There seem to be a number of theories about the big win despite being outspent by 20 to 1:
- People who are intensely upset over aspects of amnesty/immigration reform and it being in the news just before the election
- People who are fed up with establishment GOP people that aren't being honest with them - the anti-slippery vote
- The rain plus being a non-presidential election didn't bring out many people... only those very passionate about their agenda
- That democrats, allowed to vote in these primaries, were choosing the candiate least able to win the general election
I don't buy that last item - it seems to be reaching a bit far and not fitting the facts. And I'm not familiar with any burning issue effecting Richmond voters regarding immigration that would account for this (I have lots of relatives in Richmond). The news people think that what they publish is driving events... even when it isn't.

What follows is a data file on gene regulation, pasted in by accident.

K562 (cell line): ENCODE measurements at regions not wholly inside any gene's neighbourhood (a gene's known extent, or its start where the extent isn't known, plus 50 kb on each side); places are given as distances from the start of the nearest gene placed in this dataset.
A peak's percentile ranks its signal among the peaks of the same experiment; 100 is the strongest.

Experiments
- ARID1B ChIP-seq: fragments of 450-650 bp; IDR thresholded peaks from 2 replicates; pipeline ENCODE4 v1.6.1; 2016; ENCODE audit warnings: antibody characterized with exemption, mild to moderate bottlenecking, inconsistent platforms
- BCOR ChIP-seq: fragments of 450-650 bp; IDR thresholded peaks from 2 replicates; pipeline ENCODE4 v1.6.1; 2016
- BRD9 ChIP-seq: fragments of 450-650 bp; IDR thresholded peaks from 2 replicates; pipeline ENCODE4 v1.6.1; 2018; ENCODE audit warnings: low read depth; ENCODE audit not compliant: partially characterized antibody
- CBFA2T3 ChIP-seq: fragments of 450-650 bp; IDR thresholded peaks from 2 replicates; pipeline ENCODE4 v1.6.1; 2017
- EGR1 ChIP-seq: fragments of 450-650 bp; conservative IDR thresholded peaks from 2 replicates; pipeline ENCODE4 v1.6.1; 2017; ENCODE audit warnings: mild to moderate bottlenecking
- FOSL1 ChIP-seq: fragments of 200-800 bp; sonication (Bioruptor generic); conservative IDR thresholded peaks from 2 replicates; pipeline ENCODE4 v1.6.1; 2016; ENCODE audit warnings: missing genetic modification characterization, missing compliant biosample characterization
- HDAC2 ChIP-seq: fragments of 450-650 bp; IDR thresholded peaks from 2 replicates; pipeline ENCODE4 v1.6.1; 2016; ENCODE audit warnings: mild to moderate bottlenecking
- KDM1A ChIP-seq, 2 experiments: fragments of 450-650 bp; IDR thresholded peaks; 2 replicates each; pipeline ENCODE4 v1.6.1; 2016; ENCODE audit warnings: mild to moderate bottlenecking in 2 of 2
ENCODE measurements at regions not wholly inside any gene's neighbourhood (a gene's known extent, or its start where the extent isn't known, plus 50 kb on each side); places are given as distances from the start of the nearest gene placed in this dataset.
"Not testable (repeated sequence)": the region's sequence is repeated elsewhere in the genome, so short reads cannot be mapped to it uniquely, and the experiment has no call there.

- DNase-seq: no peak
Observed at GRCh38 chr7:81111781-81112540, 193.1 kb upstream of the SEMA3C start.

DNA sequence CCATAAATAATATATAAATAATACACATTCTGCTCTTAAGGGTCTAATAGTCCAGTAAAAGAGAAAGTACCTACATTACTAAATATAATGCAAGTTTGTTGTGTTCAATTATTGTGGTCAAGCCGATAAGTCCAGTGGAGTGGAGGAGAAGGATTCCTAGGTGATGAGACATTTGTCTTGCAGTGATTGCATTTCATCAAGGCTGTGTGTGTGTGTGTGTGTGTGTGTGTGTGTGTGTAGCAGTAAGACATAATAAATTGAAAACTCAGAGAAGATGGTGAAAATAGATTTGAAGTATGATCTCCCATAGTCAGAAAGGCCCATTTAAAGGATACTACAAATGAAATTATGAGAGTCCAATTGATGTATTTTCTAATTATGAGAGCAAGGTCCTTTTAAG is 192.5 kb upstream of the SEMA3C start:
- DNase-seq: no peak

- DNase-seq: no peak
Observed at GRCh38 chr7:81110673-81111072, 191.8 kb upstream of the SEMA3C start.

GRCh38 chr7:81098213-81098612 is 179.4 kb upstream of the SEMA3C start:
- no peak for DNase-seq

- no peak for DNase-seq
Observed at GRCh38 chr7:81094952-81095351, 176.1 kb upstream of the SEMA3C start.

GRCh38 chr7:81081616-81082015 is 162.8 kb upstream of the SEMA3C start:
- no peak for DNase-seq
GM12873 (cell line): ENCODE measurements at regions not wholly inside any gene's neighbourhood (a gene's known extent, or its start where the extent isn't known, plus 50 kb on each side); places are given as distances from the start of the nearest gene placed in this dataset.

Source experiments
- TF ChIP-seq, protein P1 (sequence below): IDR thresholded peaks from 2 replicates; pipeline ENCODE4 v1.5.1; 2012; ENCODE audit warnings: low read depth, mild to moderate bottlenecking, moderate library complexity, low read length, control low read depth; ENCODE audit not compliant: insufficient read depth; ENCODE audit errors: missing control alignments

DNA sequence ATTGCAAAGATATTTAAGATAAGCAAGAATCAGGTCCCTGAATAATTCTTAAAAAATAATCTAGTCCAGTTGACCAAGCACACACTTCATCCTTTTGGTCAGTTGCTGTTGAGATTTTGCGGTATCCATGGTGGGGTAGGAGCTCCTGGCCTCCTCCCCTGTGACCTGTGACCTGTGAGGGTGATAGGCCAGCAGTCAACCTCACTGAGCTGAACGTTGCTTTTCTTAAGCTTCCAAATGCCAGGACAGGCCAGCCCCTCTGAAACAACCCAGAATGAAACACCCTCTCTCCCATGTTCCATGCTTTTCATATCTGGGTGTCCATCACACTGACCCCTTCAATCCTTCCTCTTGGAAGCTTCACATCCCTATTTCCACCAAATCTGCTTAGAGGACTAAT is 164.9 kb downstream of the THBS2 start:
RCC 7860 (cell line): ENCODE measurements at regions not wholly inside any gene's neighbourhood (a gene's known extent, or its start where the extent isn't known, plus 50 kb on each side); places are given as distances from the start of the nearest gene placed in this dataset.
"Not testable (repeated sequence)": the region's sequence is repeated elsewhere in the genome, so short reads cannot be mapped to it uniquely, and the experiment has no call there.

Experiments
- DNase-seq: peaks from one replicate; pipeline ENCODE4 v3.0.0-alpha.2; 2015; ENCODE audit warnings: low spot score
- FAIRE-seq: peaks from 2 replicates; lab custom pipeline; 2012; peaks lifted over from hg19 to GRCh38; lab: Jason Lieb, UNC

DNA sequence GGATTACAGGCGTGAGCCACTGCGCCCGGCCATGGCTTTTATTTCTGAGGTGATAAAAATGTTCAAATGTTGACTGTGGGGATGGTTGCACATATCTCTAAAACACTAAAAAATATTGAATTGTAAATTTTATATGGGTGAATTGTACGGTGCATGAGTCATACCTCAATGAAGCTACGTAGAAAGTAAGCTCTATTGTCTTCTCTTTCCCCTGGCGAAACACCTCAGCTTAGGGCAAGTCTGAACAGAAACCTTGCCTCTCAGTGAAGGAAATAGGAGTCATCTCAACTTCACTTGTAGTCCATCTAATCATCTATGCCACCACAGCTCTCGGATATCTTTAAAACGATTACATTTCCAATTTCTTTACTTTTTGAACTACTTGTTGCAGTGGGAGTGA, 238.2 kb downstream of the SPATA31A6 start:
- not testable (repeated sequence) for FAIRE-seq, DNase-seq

So, just my gut feeling is that the most motivated to go out in the rain were a group of people who had grown to hate Cantor for becoming more and more establishment, feeding them talking points designed to mollify without ever really listening to what they wanted. They decided to put in someone new. And the rain kept the others away. It feels like the rain might have been as powerful a deciding factor as any other.
But, there are also a lot of born-again, evangelical voters in Virginia... maybe they focused on a difference between Cantor and the new guy that is religous and marched out into the rain. Hope that's not it. I'd rather entertain the hope that the new guy is a nice clean message that politicians need fight more for small government, fewer regulations, balanced budgets, less taxation and debt... and above all to be bolder and more honest in those efforts. In otherwords, that they elected a Tea Party candidate over an Establishment politican.